Newark Lead Levels Hit Record, Endangering Families
Lead levels in Newark’s water supply tested at 52 parts per billion between January 1 and June 30 of 2019. These are the highest levels ever recorded in Newark, an increase from 48 parts per billion during the last 6 months of 2018. Newark officials say orthophosphate corrosion control systems should begin to reduce the lead levels over the second half of 2019.
“The latest tests of Newark’s water are raising a big alarm bell showing larger amounts of lead than ever before. This is a public health crisis putting people at high risk. Children are particularly vulnerable to brain damage and permanent developmental problems from even small amounts of lead. Our concern is that this will get worse before it gets better. Warmer weather and more rain will bring more pollution into the water that causes even more lead to leach from the pipes,” said Jeff Tittel, director of the New Jersey Sierra Club. “The Poland Spring and Brita filter solution cannot work. We need a long-term fix, and the money to do it.”
Newark has handed out free, lead-safe water filters to more than 37,000 residents. The city also offers free water testing. In March, begin a $75 million program to replace an estimated 15,000 residential lead service lines over 8 years.
“Children in Newark and other cities have more lead in their blood than those in Flint, Michigan. They can’t wait for solutions. Newark has started to replace residential service lines, but that will take 8 years for only 15,000 lines. Lead lateral lines also need to be replaced. Even a strong program to reduce lead takes time to work, and people will be impacted before that happens. Many of our water systems go back to the Victorian era and even homes built in the ‘30s and ‘40s have pipes made with lead solder. Mitigation isn’t working, and it’s not going to work with lead continuing to leach from old lines,” said Tittel. “We need a minimum of $8 billion statewide to upgrade our pipes. We cannot settle for smaller measures that do not do enough to reduce these dangerously high lead levels.”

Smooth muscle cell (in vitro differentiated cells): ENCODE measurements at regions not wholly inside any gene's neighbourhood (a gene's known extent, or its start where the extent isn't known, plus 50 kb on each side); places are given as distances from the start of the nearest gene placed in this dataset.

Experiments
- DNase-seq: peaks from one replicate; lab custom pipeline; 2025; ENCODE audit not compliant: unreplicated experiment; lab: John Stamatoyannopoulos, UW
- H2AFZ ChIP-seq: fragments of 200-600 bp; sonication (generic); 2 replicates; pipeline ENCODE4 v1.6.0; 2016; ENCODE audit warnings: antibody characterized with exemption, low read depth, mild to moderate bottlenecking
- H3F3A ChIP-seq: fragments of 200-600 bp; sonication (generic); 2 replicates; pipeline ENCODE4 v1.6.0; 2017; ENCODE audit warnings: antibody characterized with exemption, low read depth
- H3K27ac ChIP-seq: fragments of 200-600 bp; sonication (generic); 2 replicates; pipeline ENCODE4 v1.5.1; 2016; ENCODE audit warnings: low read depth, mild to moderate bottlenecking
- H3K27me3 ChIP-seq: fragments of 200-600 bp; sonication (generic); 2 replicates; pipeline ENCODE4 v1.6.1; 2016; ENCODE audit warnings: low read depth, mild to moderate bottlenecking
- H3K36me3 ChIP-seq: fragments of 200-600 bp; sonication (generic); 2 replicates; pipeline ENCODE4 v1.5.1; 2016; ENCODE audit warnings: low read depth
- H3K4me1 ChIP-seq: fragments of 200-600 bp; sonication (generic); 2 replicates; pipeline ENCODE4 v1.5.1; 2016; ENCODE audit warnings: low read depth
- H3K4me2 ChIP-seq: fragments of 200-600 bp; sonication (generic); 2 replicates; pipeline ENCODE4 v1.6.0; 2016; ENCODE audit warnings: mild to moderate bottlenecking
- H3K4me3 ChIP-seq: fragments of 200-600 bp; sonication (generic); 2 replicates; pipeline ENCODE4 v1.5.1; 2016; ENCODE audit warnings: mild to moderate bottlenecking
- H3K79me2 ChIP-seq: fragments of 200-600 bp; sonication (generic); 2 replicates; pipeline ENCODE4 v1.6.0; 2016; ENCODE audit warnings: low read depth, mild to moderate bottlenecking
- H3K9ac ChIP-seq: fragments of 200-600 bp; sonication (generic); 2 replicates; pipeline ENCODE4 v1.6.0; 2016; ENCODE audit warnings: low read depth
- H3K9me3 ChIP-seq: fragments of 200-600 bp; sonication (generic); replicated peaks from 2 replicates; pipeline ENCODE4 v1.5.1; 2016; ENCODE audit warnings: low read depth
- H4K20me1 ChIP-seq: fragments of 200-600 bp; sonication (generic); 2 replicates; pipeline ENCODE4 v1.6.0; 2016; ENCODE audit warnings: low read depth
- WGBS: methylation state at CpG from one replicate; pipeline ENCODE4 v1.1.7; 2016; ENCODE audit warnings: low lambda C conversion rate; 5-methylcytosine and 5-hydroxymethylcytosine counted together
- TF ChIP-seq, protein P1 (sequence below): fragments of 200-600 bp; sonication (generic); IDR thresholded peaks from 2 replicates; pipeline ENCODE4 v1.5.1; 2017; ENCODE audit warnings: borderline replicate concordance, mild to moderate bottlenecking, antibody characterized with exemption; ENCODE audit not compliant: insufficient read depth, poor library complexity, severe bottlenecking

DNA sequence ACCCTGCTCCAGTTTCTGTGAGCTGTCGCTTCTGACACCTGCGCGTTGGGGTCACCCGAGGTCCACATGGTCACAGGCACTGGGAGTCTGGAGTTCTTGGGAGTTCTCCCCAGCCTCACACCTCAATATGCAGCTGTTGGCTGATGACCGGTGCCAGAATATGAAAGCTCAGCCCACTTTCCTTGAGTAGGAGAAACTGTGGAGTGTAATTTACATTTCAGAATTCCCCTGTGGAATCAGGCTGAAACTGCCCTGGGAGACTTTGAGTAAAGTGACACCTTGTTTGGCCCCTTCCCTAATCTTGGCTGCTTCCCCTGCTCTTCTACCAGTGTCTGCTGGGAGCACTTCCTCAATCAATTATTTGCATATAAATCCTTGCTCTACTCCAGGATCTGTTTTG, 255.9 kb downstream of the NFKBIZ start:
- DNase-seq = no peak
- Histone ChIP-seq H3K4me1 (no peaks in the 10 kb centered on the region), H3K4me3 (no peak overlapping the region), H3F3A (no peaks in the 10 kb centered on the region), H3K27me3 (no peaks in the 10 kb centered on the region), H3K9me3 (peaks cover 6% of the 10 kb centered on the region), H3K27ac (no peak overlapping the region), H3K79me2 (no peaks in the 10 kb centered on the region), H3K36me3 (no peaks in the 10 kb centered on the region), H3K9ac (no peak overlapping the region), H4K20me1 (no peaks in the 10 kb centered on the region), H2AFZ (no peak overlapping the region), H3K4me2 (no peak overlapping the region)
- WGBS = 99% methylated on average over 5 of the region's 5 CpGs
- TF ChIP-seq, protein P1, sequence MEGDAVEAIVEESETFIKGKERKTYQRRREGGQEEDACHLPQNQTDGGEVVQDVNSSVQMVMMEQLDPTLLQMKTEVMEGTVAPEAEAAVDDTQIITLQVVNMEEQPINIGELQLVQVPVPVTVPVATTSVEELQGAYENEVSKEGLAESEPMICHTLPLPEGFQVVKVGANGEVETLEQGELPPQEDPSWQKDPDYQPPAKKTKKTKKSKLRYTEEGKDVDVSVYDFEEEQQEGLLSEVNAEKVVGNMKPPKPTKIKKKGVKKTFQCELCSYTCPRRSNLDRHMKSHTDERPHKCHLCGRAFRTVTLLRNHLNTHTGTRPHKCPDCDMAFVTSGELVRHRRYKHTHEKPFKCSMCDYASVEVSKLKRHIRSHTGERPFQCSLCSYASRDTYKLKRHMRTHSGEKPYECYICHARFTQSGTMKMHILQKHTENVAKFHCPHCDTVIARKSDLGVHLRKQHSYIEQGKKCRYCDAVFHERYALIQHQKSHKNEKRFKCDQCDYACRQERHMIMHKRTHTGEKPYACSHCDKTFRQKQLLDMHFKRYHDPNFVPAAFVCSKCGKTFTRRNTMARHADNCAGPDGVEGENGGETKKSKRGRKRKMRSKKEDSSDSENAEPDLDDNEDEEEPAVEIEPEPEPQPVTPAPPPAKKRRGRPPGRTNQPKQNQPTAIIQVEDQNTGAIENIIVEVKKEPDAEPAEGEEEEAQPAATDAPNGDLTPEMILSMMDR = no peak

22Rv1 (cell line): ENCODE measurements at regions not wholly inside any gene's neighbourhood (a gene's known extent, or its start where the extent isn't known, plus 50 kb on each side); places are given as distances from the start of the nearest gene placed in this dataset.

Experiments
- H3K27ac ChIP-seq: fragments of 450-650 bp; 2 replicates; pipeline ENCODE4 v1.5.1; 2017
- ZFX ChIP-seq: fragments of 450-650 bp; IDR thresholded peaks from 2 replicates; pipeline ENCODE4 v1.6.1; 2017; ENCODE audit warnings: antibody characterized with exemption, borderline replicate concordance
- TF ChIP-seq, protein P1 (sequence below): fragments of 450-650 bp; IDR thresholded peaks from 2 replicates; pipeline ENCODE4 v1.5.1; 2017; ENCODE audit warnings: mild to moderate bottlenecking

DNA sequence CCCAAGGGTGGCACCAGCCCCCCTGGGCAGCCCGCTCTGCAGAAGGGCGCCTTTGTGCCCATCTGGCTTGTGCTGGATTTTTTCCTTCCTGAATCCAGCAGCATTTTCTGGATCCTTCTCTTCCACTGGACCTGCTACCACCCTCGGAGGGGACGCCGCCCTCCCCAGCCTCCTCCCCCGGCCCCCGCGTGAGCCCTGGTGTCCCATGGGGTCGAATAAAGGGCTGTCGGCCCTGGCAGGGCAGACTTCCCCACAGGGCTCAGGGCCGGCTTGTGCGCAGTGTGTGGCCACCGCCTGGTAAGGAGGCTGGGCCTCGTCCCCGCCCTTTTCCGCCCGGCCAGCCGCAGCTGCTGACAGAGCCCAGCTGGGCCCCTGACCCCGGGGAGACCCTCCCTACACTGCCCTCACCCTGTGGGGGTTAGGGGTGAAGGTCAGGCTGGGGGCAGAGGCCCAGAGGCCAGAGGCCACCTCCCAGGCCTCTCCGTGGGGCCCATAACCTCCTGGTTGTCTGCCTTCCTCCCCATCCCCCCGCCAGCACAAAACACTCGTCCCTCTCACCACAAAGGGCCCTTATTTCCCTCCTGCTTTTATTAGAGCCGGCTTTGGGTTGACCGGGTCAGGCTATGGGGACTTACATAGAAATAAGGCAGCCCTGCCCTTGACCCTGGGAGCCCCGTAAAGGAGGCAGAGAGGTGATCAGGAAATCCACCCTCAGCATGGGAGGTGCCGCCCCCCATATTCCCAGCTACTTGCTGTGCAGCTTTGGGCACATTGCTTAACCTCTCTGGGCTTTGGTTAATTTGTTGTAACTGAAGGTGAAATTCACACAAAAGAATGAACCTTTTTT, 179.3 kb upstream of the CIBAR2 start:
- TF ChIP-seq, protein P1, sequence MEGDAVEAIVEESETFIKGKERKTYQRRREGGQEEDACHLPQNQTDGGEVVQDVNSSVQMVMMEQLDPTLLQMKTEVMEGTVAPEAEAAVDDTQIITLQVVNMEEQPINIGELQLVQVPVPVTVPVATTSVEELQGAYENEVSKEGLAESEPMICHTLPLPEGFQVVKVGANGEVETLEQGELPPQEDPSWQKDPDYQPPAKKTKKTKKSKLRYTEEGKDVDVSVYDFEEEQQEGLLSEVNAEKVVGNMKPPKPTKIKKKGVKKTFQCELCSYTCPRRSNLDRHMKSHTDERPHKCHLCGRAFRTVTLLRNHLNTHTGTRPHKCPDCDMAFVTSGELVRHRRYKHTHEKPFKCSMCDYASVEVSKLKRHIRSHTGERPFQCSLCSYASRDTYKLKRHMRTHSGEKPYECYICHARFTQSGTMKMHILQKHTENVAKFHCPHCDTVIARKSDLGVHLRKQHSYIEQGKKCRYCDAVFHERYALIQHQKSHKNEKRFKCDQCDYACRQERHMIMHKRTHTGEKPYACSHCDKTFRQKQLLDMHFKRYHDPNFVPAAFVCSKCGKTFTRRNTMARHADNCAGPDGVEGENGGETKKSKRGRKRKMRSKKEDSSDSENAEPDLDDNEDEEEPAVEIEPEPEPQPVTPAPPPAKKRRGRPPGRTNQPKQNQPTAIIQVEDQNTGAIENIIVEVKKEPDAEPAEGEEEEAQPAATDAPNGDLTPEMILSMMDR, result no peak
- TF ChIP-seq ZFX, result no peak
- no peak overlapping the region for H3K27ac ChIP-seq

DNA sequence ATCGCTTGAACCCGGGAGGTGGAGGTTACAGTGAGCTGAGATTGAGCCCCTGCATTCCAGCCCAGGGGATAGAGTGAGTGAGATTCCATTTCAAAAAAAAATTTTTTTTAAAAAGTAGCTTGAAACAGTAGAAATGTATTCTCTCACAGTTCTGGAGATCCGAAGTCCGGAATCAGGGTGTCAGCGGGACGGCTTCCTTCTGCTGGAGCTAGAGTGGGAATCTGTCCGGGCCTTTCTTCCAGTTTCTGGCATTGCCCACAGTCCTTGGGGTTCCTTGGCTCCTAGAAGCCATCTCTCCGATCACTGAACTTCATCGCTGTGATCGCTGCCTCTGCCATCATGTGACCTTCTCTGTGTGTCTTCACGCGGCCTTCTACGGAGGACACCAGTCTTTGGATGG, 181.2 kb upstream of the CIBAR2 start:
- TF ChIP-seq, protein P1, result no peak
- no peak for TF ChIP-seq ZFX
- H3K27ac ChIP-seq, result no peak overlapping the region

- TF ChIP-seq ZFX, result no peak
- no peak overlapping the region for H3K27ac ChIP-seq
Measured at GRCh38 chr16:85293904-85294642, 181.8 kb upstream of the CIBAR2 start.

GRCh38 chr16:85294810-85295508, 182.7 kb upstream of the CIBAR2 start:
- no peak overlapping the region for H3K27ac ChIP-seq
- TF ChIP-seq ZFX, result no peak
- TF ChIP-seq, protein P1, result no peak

Lead abatement funding from the state has suffered for years. Gov. Christie regularly used lead abatement money to fill budget gaps. Gov. Murphy has diverted money that could have gone toward fixing pipes in Newark to other sources. The result has put people in many communities at continuing higher risk of lead poisoning and illness from lead in their drinking water.
“Reducing the amount of lead in Newark’s water requires also requires reducing the pollution contaminating water and contributing to the corrosion of old lines. Stormwater runoff and algae make the water more acidic, which eats away at the pipes and causes more lead to leach. The acidity counteracts the effects of the orthophosphates Newark is using to recoat old lead service lines. Salt from overbrining roads during the winter also gets into the water and further corrodes the pipes,” said Tittel. “The latest readings showed lead levels of 52 parts per billion for the first 6 months of 2019 in Newark. Over the same period last year, the levels were 18 parts per billion. That is an alarming increase that threatens the people of Newark.”
Lead can cause a variety of illnesses, and is especially dangerous to children. Even small amounts of lead can cause permanent developmental problems in young children. Adults can suffer increased risk of high blood pressure and kidney damage from continued exposure to lead.
“Newark has a public health crisis. Even smaller amounts of lead can cause brain damage and learning disabilities, especially in children. Thousands of children are diagnosed with lead poisoning in New Jersey each year. Adults face health risks as well, including increased danger of high blood pressure and kidney damage,” said Jeff Tittel, director of the New Jersey Sierra Club. “This is a systemic issue that needs to be dealt with comprehensively. We need to address the pollution and fix the old water infrastructure that are increasing lead in our water. We cannot continue to put children at such high risk from record levels of lead in their water.”